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Review: Euro dramedy 'Anchor and Hope' is a messy look at the making of a modern family

Review: Euro dramedy 'Anchor and Hope' is a messy look at the making of a modern family
David Verdaguer, Natalia Tena, center, and Oona Chaplin in the movie "Anchor and Hope." (Wolfe Releasing)

There’s a potentially smart and sexy lesbian dramedy at the heart of “Anchor and Hope” that gets lost amid idiosyncratic filmmaking and a lack of narrative discipline.

Director Carlos Marques-Marcet (“10.000 km”) has obvious affection for his three protagonists and their conflicted dynamic as well as for the film’s picturesque setting in the London canal system. But he and co-writer Jules Nurrish don’t create fully dimensional or engaging enough characters to keep us invested in this unevenly paced, overlong film.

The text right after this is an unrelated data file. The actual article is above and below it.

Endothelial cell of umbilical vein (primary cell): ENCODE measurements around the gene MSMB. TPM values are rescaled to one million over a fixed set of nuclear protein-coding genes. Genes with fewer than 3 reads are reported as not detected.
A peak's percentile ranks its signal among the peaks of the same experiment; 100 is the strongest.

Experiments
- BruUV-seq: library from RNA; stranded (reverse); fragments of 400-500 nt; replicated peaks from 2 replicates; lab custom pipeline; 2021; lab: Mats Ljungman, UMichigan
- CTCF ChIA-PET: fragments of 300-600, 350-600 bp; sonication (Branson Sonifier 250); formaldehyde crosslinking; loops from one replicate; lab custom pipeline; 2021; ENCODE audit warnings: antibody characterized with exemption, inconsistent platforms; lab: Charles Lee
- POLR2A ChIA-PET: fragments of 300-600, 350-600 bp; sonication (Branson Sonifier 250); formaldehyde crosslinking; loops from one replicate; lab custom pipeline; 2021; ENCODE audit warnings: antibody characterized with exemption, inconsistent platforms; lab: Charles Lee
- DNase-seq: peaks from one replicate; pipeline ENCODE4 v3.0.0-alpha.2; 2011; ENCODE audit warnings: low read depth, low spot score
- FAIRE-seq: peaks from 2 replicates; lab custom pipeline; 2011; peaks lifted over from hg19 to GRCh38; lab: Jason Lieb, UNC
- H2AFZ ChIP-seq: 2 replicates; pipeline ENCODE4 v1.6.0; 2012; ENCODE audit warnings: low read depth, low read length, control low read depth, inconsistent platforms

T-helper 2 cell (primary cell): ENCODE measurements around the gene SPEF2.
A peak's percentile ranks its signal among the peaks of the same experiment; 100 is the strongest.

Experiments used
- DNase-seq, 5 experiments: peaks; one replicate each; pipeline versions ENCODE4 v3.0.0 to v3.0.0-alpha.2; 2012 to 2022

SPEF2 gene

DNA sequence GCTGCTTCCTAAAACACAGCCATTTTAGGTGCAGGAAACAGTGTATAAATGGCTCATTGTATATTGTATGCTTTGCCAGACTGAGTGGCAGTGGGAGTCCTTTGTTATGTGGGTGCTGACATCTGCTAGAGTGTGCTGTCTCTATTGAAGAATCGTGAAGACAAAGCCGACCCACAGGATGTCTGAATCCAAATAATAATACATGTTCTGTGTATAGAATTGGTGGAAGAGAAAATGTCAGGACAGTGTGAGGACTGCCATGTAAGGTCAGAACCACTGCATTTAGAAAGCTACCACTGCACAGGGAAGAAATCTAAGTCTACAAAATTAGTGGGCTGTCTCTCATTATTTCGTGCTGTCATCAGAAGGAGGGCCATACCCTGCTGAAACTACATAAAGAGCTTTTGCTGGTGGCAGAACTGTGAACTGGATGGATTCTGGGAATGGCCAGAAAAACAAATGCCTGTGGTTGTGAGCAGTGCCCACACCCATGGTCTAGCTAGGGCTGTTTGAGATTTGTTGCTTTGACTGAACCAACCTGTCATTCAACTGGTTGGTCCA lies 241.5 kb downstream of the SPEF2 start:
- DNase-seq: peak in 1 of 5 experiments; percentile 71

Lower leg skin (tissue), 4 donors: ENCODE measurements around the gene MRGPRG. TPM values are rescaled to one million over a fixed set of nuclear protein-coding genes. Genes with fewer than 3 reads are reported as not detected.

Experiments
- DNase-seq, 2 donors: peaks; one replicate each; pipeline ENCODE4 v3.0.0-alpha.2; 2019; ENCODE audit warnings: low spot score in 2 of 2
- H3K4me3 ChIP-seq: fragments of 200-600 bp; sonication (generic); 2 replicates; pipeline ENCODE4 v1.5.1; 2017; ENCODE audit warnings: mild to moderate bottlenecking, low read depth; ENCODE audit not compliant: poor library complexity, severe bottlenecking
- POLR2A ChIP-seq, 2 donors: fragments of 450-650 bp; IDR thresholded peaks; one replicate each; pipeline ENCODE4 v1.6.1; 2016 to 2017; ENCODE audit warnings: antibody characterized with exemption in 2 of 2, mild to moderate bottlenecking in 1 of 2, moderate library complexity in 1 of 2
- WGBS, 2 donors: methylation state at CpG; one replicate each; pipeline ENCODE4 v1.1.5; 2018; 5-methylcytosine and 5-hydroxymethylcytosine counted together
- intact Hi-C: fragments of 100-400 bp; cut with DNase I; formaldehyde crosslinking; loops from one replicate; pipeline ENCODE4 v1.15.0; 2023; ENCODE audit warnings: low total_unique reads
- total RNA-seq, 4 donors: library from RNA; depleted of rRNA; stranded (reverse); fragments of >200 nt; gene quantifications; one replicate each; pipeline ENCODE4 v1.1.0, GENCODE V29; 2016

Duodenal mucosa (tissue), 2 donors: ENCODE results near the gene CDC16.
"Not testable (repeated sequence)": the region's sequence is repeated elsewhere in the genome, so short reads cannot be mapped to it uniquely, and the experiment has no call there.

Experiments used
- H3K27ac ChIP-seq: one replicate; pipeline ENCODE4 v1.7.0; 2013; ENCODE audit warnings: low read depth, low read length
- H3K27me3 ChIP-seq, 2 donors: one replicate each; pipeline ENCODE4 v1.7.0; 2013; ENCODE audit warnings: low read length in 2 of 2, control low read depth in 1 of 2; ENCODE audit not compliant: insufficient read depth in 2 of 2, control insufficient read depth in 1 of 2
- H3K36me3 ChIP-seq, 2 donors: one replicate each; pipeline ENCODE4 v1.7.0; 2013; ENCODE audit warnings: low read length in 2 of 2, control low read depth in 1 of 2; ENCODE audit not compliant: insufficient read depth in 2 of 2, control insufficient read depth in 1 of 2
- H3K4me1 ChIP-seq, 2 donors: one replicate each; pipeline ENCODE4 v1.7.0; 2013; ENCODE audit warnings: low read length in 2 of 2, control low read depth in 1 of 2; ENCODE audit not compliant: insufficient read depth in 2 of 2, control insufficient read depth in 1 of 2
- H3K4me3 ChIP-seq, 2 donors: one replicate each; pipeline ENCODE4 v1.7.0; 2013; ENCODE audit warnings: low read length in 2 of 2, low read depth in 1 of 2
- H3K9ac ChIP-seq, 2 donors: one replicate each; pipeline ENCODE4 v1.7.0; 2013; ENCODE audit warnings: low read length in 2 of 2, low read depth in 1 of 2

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Lovers Eva (Oona Chaplin, Charlie’s granddaughter) and Kat (Natalia Tena) enjoy a romantic, free-spirited life on Kat’s little houseboat. But Eva, unlike Kat, wants a child, and the issue is starting to get between them.

Enter Roger (David Verdaguer), Kat’s fun-loving, womanizing pal from Barcelona, who arrives for an open-ended visit. In short order, Eva convinces him to serve as a sperm donor — and nothing more — so she and Kat can start a family. Kat’s cornered and agrees to the plan, but a bumpy ride is predictably in store. Meanwhile, Eva’s wacky mom (Geraldine Chaplin, Oona’s real-life mother) pops up with random guidance.

If Eva and Kat were only selfless and mature enough to have a real conversation before bringing out the baster, the film could have focused more on the making of a modern family than the unmaking of a longtime relationship.

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‘Anchor and Hope’

In English and Spanish with English subtitles

Not rated

Running time: 1 hour, 53 minutes

Playing: Starts Nov. 16, Arena Cinelounge Sunset, Hollywood; available on VOD, Nov. 20

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